Book Case Main Structure 001_03.JPG [ 44.65 KiB | Viewed 167 times ]

Attachment:
Book Case Main Structure 001_02.JPG
Book Case Main Structure 001_02.JPG [ 61.17 KiB | Viewed 167 times ]

Attachment:
Book Case Main Structure 001_04.JPG
Book Case Main Structure 001_04.JPG [ 54.88 KiB | Viewed 166 times ]


Construction: As this is a painted MDF structure I'm more than ever convinced that attempting to do this with housed joints would be very risky Even more now I think the consistency required is going to be difficult to achieve in a "site" environment, so I'd really go for a construction where I use a small number or dowels, biscuits or Dominos to locate the components then drilled, countersunk and screwed the individual carcasses together, filling the screw head holes with 2-pack filler and sanding back. Certainly in terms of cost and time that would be hard to beat and can require minimal equipment.

Note: The mitred ends on the scribe strips are probably a bit OTT (not to mention awkward to install :roll: ) and I'd definitely make the two upright scribe pieces as one piece items, not split in two as in the SU drawing. I also omitted the plinth for speed - there's a few hours in this and, well, you know..... :wink:

_________________
"The person who never made a mistake, never made anything" - Albert Einstein

"I too will something make, And joy in the making" - Robert Bridges, 1844~1930


Top
 Profile  
Reply with quote  
PostPosted: Sat Jan 13, 2018 3:13 pm 
Offline
Senior Member

Joined: Tue Dec 09, 2014 10:34 pm
Posts: 128
Location: Cheshire
Has thanked: 169 times
Been thanked: 1 times
J&K, thank you very much indeed. That looks tons better than my initial feeble attempt on SketchUp.

Job and Knock wrote:
I still think it would look better if all the shelf ends were the same width (i.e. 18 or 25mm) but as it stands I think it's getting there.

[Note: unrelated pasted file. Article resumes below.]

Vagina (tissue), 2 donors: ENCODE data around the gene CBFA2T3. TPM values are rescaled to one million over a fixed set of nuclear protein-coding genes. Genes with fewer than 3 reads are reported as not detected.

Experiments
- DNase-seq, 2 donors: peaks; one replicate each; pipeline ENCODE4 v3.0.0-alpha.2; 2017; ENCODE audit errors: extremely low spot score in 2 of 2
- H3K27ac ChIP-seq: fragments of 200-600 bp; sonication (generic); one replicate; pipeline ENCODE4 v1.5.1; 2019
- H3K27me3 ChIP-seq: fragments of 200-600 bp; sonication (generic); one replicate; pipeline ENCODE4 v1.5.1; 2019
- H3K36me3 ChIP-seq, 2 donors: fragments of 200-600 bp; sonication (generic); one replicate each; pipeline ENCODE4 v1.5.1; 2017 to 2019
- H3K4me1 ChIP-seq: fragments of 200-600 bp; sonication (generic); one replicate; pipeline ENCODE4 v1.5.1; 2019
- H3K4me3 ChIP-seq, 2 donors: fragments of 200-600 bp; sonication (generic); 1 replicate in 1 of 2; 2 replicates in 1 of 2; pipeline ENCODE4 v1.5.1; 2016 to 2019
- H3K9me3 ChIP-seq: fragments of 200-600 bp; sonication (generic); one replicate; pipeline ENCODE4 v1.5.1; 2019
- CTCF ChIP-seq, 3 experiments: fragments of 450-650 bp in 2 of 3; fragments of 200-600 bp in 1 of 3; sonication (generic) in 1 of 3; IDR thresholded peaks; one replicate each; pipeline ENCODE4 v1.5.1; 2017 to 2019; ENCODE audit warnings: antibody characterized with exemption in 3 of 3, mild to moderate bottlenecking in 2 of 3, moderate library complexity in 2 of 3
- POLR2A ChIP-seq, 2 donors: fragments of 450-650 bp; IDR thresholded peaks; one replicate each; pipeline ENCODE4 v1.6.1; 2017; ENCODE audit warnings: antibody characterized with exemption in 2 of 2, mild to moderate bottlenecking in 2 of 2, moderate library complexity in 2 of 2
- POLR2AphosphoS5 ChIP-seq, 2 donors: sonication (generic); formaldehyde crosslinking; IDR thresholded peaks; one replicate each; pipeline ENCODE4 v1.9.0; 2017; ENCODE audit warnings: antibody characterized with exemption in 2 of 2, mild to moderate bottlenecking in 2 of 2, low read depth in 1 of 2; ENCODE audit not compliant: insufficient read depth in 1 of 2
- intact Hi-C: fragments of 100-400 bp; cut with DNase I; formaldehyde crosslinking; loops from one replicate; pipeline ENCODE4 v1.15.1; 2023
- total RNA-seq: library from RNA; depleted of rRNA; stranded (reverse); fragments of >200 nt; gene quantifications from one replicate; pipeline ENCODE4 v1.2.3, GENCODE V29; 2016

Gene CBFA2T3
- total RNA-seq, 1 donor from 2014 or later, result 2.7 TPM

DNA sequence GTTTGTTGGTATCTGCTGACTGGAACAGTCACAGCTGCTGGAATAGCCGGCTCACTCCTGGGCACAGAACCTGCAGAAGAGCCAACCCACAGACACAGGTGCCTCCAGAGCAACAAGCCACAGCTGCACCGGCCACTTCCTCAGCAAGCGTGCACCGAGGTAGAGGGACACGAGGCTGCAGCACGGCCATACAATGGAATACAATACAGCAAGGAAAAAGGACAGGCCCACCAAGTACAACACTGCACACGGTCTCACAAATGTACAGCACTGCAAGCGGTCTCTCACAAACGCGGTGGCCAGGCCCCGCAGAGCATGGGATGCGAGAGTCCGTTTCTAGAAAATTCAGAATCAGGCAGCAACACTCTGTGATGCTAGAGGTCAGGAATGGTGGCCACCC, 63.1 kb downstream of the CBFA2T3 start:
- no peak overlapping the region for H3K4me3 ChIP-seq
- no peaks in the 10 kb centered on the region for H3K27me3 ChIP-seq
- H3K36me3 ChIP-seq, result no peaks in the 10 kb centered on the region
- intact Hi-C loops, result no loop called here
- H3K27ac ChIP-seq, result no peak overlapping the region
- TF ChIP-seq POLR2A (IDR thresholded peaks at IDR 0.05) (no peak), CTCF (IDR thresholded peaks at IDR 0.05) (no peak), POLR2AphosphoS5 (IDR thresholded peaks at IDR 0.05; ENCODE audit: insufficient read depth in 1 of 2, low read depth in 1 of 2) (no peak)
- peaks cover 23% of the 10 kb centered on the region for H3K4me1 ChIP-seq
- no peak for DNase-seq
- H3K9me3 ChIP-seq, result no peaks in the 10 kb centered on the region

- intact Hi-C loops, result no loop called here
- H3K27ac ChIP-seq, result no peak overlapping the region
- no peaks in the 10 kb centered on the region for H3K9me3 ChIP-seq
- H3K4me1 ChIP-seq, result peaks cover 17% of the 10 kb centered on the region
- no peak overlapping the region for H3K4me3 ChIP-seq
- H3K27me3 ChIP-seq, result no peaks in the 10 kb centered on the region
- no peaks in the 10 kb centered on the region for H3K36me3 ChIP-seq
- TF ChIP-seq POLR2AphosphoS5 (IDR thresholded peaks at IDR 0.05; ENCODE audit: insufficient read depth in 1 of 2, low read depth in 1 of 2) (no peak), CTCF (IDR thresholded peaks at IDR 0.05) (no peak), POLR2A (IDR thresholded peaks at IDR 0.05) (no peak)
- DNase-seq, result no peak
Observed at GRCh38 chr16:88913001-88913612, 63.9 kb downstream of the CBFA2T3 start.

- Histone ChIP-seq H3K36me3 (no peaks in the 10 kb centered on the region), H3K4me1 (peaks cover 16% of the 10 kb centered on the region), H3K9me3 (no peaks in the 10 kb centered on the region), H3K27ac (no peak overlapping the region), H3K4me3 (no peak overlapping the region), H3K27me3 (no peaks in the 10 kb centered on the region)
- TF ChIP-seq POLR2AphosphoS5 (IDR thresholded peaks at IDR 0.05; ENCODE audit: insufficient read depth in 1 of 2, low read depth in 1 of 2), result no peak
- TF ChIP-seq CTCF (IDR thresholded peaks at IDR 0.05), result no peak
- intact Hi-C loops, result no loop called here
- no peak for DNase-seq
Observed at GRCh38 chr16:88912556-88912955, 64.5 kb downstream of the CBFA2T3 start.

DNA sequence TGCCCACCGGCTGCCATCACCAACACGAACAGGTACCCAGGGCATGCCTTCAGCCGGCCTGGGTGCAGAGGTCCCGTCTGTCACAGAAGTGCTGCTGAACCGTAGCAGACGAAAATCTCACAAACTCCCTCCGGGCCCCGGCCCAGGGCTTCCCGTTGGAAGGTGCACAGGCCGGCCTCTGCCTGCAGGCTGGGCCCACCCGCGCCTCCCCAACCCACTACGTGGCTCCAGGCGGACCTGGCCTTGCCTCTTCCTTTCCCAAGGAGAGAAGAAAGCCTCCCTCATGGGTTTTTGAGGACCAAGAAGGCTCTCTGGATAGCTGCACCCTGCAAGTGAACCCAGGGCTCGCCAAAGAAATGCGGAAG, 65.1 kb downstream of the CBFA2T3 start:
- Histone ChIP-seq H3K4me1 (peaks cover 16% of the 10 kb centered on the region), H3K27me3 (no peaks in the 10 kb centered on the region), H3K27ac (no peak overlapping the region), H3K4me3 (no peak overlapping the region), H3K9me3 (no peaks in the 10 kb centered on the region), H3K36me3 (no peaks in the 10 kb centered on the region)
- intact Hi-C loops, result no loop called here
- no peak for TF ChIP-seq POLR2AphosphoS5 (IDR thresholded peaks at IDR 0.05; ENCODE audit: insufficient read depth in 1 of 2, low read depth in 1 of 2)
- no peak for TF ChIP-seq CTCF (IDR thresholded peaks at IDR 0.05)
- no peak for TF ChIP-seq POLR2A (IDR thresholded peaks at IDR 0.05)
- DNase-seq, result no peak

I have been thinking about the uniform width of the shelf ends and here is what I have thought so far. It's probably wrong considering my lack of knowledge but I thought to throw the ideas in just to check. So... the first thing I need to check is whether I need to brace the horizontal shelves. The reason I ask is because a lot of them are going to be quite long and I'm using thin 12mm MDF. For example the bottom horizontal shelf in the middle upper unit will be 1300mm long. Like mike10 has done in his project that he posted in page 1. My thinking is that a horizontal brace (25mm thick) at the front under each shelf would add support but also add width to the shelves.

So the front of the horizontal shelves would be 12mm+25mm=37mm which can be covered quite nicely by a 40mm capping. Actually the 40mm capping can extend throughout the whole structure. It would add visual thickness which I think would go quite nice in a structure of this size.
Now, this raises 2 questions:
1: what about the vertical coponents width? So I thought that whilst the horizontal shelves can be made out of 12mm mdf the vertical ones can be made out of 25mm mdf. Ok, 40mm capping means that there would be a"lip" on the vertical shelves but that's fine with me.
2: what about the areas where the top 3 structures join together? So I thought that the 2 sides of the middle upper unit can be made with 25mm mdf whereas the sides of the two outer units can be made out of 12mm mdf. This would mean that when they are put together next to each other they will create a 37mm widelong vertical line which again would be perfectly covered by the capping.